When addressing Rousseff's challenges to the gendered double bind, connections between them and misogyny were easily identified by our interviewees. This is especially present when connecting Rousseff's abrasive leadership style to the impeachment process. Rousseff's demanding leadership style established a clear transgression by the president toward the patriarchal structure: she dared to interrupt men, to yell at men, and to make decisions that went counter to what some of her allies and opposition believed were best for the country. As one interviewee put it, “men do not like being led by women. They can be led by a scumbag like Michel Temer, Aécio. But a woman may even be correct, but she will always be diminished” (Respondent 6, July 4, 2017). Rousseff's disregard toward the patriarchal structureled her to lose some support inside her own party and galvanized the opposition to pursue an impeachment process that had clear misogynistic elements into it, such as the Tchau, Querida (Goodbye, Dear) chants and constant questions about Rousseff's intelligence and appearance (dos Santos and Jalalzai, 2021).

In sum, our thematic analysis showed that the gendered double bind manifests itself in different ways, and that the consequences of such manifestations also differ. When Rousseff attempted to comply with the gendered double bind, our interviewees sometimes criticized her for doing so or argued that such compliance is part of the political process, but rarely connected such actions with an attempt to put Rousseff in her place. Conversely, discussions surrounding comparisons of Rousseff to men and examples of Rousseff rejecting or challenging the gendered double bind tended to link these actions with misogynistic responses to Rousseff's leadership.


This article examined how the gendered double bind manifested itself in Dilma Rousseff's presidency. As the first woman president of Brazil, Rousseff's time in office provided an appropriate case study. Using a thematic analysis of interviews with political actors in Brazil, we discovered that the double bind resulted in Rousseff's comparison to men, Rousseff complying with the double bind to gain political support and Rousseff challenging the double bind. Throughout it all, Rousseff experienced misogyny as Brazil's first woman president. This dynamic suggests that the gendered double bind is rooted in misogyny. While Rousseff may not have faced outright gender hostility in all aspects of her presidency, she had to navigate the political landscape in a way that men simply do not. She had to walk the fine line of being not too caring but not too firm, not too passive but not too decisive, not too quiet but not too loud. Like countless other female leaders, Dilma Rousseff had to work against the barrier that is the gendered double bind.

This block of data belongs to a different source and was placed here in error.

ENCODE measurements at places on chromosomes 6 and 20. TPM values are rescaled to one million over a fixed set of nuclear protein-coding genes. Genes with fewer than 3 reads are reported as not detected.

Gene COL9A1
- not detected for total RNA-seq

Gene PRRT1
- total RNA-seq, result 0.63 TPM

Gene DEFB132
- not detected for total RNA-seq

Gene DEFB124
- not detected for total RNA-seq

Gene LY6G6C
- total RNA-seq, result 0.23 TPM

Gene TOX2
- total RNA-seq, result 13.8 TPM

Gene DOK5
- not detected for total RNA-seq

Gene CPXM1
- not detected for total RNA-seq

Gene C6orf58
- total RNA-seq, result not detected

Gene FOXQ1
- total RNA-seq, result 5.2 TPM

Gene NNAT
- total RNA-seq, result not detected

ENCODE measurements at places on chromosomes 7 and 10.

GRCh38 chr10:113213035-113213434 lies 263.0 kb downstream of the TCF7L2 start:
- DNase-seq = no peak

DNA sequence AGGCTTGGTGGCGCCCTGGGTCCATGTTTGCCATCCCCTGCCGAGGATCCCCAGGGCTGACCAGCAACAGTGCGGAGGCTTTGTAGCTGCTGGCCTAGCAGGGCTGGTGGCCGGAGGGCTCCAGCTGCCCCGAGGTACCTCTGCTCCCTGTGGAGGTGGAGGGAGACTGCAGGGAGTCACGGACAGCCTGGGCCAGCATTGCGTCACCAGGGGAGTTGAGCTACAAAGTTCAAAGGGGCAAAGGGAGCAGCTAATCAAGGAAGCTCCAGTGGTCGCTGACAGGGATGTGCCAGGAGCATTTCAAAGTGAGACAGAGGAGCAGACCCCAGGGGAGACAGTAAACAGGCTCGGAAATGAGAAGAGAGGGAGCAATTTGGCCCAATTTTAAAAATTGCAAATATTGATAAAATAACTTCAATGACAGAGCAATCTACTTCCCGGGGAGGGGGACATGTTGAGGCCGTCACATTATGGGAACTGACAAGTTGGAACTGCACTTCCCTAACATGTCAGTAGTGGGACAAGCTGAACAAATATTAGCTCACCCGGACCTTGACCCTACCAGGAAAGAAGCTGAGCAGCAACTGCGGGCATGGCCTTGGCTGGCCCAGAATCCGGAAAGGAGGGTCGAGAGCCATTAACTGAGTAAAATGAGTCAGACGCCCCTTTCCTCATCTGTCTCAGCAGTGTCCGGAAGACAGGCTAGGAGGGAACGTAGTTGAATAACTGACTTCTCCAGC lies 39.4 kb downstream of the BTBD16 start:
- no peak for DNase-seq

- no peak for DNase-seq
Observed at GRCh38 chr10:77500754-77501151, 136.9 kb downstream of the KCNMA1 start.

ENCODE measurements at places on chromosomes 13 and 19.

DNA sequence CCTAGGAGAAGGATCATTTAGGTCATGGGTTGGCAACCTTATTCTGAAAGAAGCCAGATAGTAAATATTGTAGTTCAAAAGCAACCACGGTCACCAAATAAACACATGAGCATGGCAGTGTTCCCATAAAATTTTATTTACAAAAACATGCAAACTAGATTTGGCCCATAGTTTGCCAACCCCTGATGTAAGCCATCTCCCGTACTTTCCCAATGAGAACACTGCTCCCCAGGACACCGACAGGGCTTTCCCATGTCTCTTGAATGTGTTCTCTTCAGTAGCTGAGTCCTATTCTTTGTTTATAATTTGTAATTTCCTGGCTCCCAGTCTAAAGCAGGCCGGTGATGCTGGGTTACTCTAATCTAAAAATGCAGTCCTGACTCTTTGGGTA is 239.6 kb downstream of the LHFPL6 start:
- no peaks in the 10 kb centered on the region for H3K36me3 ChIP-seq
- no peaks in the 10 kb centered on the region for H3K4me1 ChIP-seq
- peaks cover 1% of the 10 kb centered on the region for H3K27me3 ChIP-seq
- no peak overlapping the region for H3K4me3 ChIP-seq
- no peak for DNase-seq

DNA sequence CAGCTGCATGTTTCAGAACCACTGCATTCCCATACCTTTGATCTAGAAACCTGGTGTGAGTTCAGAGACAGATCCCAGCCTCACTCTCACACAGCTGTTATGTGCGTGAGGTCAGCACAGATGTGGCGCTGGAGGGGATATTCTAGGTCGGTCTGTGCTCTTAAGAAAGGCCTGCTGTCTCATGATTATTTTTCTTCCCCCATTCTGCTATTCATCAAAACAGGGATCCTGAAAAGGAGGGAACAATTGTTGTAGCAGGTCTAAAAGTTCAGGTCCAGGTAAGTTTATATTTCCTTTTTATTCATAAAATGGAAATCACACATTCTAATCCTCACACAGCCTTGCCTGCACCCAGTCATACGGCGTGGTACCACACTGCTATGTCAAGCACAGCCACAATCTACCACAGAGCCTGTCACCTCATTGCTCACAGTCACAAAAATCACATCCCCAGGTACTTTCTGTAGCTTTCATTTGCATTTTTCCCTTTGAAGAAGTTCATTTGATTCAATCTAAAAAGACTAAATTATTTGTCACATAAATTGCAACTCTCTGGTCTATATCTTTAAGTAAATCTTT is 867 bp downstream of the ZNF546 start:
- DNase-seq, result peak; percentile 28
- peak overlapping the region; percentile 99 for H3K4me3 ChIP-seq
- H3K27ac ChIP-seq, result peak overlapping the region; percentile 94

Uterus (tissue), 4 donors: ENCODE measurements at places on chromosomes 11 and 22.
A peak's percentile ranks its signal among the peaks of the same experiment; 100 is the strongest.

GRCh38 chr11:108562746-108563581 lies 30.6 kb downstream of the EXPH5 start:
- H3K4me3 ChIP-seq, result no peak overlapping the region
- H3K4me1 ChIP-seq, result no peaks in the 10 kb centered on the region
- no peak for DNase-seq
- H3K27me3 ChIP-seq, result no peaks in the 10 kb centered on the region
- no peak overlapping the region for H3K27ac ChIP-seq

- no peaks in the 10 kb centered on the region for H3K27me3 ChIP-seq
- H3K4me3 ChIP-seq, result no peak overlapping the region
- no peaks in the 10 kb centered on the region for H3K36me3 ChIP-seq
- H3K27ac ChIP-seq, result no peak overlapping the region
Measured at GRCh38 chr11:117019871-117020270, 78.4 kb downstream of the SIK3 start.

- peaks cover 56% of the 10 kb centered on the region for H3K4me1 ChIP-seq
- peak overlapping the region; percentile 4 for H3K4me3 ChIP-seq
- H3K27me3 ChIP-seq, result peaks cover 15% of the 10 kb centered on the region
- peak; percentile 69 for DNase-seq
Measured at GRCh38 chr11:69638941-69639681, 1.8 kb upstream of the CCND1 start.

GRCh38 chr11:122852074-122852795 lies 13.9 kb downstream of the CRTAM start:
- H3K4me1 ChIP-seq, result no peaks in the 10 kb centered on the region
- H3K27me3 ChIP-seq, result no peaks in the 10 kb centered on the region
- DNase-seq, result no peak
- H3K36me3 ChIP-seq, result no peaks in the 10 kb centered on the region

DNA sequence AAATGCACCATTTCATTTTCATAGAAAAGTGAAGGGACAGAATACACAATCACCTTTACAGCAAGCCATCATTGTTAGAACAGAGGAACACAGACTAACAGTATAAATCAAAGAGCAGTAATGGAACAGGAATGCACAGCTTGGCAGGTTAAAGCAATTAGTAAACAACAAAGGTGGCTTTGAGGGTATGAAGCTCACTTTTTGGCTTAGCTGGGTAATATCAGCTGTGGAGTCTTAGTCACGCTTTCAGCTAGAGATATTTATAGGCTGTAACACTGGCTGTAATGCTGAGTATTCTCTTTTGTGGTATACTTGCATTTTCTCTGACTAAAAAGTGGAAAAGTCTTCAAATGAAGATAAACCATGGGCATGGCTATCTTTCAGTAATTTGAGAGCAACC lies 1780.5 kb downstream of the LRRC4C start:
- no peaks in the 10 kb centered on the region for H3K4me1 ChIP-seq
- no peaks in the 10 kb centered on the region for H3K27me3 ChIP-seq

Although Rousseff overcame many barriers to become president in the male-dominated sector of politics, our findings suggest she continued to face challenges while in office. In fact, the gendered double bind likely influenced Rousseff's presidency in several ways. The subcategories of the gendered double bind illustrate the complexity to this phenomenon. The findings show how Rousseff faced many challenges because of her gender, as she both challenged assumptions of leadership, fulfilled typical female roles, and was continually compared to men. Furthermore, her competence as a political leader was repeatedly questioned while in office.